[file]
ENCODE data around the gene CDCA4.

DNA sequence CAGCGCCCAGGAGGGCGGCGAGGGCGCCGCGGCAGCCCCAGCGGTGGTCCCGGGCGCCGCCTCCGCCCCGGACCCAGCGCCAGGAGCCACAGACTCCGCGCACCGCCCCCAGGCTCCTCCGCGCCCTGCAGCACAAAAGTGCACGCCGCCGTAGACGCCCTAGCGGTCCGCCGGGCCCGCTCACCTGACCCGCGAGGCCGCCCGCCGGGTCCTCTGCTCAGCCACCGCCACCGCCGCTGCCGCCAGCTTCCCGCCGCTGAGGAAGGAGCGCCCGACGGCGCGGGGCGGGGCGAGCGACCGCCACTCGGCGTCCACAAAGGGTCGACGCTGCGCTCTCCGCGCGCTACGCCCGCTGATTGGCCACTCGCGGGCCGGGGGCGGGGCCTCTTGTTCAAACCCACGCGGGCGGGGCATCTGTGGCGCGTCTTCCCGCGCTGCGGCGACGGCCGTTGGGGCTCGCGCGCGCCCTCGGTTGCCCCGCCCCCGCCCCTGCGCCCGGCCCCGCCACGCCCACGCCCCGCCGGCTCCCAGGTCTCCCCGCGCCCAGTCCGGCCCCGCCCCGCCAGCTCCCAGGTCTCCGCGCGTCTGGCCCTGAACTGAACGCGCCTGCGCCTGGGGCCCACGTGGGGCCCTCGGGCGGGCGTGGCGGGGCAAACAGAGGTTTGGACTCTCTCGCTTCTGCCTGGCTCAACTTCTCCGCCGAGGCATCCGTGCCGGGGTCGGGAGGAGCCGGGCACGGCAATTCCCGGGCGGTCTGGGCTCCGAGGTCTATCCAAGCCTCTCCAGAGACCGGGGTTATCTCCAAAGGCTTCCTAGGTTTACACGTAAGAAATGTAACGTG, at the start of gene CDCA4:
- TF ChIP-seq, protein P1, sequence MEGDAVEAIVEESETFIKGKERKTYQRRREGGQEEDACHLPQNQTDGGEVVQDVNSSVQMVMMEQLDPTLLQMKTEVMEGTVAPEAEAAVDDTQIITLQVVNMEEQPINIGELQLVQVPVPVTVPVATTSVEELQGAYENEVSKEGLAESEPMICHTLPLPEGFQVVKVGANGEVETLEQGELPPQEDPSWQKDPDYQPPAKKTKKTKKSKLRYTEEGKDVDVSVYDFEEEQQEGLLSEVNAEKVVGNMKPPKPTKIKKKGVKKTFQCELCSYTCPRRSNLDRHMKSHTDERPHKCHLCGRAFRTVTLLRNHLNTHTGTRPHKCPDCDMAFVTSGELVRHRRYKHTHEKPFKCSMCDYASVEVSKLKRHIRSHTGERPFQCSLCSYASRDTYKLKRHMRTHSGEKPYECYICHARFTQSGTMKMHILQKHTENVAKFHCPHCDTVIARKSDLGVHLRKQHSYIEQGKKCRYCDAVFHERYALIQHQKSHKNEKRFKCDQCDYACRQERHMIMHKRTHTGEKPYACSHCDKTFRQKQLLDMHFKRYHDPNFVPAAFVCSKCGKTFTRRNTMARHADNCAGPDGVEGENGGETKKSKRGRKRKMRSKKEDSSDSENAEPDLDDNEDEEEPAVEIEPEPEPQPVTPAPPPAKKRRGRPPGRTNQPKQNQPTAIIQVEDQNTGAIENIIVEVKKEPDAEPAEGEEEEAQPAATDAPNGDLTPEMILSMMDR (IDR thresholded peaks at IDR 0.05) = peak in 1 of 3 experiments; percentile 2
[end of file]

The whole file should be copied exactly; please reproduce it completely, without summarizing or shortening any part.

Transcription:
ENCODE data around the gene CDCA4.

DNA sequence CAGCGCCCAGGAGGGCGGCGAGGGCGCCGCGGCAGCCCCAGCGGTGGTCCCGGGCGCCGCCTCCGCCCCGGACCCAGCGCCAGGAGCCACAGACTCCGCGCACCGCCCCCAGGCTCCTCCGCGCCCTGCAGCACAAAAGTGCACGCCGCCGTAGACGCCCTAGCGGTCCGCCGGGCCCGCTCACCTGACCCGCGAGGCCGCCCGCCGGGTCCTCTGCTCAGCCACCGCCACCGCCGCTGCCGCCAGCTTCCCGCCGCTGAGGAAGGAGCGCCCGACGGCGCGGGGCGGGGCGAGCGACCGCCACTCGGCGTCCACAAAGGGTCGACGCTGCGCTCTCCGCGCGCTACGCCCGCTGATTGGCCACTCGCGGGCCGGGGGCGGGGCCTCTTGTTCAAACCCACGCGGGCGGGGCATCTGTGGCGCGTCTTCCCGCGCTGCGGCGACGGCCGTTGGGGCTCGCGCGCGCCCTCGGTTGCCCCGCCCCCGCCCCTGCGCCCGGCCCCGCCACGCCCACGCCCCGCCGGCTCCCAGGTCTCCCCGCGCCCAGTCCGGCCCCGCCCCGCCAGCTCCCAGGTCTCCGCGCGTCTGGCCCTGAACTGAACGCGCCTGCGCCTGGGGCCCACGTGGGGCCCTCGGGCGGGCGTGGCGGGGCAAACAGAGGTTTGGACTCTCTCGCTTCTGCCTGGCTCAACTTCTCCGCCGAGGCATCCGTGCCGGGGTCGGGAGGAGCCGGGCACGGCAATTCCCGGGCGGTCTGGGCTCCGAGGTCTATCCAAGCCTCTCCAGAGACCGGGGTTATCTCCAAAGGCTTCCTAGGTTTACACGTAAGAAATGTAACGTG, at the start of gene CDCA4:
- TF ChIP-seq, protein P1, sequence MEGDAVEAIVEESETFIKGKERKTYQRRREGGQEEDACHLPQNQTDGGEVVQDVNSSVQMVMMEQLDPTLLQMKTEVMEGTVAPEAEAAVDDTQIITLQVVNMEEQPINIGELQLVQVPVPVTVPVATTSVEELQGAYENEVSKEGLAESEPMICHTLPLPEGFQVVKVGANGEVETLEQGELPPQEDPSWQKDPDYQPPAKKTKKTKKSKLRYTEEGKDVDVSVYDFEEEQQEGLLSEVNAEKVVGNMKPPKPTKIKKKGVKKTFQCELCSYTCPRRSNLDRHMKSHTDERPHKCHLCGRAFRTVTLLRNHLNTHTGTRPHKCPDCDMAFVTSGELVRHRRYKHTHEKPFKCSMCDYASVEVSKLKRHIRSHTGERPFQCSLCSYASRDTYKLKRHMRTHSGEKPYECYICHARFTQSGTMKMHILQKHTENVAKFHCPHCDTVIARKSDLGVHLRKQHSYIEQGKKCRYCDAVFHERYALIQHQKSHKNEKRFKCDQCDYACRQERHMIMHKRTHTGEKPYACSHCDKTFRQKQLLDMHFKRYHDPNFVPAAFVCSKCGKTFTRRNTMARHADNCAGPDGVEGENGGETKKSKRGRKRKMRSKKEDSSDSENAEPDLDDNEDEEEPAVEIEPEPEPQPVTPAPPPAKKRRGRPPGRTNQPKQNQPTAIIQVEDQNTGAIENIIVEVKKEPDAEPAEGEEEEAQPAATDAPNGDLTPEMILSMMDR (IDR thresholded peaks at IDR 0.05) = peak in 1 of 3 experiments; percentile 2